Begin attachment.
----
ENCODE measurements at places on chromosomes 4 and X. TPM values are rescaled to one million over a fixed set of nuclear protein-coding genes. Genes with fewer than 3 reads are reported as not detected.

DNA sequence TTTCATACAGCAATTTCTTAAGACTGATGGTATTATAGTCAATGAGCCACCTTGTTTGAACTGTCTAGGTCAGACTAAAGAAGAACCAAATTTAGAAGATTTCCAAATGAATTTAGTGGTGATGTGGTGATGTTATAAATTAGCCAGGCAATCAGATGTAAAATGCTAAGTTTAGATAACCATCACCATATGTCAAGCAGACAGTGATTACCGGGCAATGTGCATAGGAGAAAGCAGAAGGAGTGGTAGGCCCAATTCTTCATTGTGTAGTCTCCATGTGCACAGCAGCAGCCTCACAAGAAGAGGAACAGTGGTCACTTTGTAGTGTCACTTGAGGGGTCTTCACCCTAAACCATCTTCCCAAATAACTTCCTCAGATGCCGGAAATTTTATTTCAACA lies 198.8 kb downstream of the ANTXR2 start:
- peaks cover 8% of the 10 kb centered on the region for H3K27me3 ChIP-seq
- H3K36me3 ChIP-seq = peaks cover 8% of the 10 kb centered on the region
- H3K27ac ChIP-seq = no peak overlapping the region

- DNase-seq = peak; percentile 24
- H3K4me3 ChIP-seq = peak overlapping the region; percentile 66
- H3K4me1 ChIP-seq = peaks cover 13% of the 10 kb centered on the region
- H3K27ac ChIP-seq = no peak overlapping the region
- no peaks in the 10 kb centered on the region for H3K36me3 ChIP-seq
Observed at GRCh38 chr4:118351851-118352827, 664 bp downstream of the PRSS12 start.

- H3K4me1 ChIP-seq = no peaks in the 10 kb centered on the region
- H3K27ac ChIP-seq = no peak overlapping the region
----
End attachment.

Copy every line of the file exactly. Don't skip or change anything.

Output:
ENCODE measurements at places on chromosomes 4 and X. TPM values are rescaled to one million over a fixed set of nuclear protein-coding genes. Genes with fewer than 3 reads are reported as not detected.

DNA sequence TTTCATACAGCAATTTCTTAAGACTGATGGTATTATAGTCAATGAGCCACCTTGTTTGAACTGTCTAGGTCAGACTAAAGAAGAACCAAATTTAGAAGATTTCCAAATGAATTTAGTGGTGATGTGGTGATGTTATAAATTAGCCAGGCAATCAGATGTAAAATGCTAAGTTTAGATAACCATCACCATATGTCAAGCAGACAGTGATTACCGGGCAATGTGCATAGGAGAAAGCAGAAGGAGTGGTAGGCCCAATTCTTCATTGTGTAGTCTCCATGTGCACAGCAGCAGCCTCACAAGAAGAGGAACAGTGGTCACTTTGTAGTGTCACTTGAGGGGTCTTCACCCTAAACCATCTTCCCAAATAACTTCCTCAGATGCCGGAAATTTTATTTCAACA lies 198.8 kb downstream of the ANTXR2 start:
- peaks cover 8% of the 10 kb centered on the region for H3K27me3 ChIP-seq
- H3K36me3 ChIP-seq = peaks cover 8% of the 10 kb centered on the region
- H3K27ac ChIP-seq = no peak overlapping the region

- DNase-seq = peak; percentile 24
- H3K4me3 ChIP-seq = peak overlapping the region; percentile 66
- H3K4me1 ChIP-seq = peaks cover 13% of the 10 kb centered on the region
- H3K27ac ChIP-seq = no peak overlapping the region
- no peaks in the 10 kb centered on the region for H3K36me3 ChIP-seq
Observed at GRCh38 chr4:118351851-118352827, 664 bp downstream of the PRSS12 start.

- H3K4me1 ChIP-seq = no peaks in the 10 kb centered on the region
- H3K27ac ChIP-seq = no peak overlapping the region